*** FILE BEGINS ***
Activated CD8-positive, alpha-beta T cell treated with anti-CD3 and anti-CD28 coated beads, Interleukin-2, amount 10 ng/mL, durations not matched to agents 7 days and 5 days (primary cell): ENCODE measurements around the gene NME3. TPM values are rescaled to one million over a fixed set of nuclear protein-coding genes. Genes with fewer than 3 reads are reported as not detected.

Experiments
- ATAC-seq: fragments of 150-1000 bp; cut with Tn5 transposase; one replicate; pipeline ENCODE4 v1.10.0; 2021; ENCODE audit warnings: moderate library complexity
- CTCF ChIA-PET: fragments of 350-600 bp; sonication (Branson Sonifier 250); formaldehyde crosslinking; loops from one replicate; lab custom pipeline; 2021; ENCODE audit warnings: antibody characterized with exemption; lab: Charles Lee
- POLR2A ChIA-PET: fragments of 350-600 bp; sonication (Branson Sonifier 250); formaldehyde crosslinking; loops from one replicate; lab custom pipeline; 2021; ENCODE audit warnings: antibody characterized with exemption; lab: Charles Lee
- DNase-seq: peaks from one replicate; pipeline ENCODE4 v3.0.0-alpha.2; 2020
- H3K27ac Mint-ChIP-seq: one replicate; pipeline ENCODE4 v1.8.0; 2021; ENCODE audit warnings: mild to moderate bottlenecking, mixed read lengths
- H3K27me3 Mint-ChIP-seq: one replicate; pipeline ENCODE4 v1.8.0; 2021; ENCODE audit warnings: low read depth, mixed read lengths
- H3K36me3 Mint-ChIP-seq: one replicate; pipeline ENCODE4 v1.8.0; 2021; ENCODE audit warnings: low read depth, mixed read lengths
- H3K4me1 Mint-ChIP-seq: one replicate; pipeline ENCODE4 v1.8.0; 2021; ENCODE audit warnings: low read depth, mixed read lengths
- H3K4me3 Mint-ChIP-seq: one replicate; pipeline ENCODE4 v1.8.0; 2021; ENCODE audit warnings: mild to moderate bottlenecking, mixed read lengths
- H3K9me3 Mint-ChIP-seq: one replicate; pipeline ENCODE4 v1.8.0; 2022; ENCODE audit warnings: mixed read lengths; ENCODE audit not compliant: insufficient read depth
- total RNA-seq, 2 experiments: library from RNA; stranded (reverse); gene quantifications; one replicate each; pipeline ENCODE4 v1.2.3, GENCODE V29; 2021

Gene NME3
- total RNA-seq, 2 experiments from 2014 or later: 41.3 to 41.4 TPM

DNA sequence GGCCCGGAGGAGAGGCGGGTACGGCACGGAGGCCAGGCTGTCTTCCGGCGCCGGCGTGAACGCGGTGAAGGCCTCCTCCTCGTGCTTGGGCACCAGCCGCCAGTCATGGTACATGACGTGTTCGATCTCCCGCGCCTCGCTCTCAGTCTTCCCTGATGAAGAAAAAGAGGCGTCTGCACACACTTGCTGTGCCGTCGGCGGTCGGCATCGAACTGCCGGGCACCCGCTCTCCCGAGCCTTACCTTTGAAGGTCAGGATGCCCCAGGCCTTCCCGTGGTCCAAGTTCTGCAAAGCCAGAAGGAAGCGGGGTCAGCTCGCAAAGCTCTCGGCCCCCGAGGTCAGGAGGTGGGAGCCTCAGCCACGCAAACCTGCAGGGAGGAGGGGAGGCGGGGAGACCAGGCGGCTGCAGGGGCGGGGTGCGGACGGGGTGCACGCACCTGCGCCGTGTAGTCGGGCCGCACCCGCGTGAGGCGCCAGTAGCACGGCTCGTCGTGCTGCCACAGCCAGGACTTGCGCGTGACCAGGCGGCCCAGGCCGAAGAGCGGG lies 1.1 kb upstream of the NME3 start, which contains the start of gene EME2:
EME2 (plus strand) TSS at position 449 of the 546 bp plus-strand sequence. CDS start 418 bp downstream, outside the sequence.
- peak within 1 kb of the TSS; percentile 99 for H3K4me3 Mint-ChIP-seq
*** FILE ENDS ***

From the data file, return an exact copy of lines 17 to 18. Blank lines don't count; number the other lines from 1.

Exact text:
EME2 (plus strand) TSS at position 449 of the 546 bp plus-strand sequence. CDS start 418 bp downstream, outside the sequence.
- peak within 1 kb of the TSS; percentile 99 for H3K4me3 Mint-ChIP-seq